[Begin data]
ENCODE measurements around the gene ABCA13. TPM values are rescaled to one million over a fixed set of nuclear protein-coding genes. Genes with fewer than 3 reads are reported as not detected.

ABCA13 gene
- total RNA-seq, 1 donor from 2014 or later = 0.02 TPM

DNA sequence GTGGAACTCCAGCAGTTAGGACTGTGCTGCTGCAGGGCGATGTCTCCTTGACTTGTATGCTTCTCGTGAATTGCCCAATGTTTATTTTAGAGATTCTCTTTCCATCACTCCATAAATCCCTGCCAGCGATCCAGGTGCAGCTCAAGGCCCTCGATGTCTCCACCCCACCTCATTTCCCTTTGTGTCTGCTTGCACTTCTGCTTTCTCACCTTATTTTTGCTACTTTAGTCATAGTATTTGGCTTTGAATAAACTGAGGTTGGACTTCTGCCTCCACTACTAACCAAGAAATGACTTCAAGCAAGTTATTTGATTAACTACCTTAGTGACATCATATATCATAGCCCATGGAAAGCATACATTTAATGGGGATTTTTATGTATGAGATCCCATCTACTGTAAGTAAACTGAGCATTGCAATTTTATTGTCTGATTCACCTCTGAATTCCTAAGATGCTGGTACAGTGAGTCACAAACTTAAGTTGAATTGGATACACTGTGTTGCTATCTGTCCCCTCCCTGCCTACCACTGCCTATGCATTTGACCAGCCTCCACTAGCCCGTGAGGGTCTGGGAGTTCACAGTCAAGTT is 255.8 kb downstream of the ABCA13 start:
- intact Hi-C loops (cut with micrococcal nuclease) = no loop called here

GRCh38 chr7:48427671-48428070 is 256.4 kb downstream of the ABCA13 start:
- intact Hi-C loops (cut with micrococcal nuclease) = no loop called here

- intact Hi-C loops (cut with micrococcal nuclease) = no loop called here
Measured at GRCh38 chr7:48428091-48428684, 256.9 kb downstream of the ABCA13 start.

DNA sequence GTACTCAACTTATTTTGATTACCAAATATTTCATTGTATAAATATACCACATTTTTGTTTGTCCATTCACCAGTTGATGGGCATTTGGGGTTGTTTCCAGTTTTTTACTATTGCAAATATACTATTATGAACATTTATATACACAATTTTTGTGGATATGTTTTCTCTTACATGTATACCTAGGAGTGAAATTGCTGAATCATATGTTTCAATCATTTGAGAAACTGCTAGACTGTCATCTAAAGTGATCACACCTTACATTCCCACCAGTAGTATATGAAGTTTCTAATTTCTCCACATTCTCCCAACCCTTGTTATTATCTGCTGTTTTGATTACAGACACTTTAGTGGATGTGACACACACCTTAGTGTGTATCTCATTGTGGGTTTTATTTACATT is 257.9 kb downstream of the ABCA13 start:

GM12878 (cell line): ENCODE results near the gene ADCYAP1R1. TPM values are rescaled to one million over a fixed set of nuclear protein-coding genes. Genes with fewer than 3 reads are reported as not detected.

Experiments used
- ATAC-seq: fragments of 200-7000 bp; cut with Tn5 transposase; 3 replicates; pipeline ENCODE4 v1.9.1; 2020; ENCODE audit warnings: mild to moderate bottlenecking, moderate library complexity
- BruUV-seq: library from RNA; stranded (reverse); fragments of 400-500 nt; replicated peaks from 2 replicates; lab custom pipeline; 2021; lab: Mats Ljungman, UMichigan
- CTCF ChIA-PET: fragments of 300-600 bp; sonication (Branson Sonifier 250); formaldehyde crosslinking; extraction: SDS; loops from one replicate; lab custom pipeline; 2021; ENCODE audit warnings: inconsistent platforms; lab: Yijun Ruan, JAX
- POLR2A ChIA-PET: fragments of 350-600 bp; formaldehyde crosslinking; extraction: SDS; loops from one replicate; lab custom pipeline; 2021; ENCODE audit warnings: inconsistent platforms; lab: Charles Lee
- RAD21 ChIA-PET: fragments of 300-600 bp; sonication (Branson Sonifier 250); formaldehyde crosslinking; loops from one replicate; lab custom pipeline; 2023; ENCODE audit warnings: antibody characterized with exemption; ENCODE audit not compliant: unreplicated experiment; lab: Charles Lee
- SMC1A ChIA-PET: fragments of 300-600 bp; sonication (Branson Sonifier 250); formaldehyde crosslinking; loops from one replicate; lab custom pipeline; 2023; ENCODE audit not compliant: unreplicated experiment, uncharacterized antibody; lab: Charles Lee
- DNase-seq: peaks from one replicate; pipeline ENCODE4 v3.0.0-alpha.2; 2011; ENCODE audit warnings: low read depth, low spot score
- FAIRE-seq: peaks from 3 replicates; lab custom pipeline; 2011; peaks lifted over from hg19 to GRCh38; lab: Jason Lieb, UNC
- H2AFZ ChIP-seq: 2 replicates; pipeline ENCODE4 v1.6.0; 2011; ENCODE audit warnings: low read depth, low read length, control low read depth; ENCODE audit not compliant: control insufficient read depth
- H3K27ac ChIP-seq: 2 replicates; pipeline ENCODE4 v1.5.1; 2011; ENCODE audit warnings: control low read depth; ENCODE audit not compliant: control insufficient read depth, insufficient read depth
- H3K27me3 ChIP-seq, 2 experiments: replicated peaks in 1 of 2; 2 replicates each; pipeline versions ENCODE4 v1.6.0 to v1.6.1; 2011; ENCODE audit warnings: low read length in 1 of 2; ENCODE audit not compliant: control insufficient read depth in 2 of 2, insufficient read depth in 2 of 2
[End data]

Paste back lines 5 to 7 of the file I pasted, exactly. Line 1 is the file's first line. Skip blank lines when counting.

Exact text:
- intact Hi-C loops (cut with micrococcal nuclease) = no loop called here

GRCh38 chr7:48427671-48428070 is 256.4 kb downstream of the ABCA13 start:
- intact Hi-C loops (cut with micrococcal nuclease) = no loop called here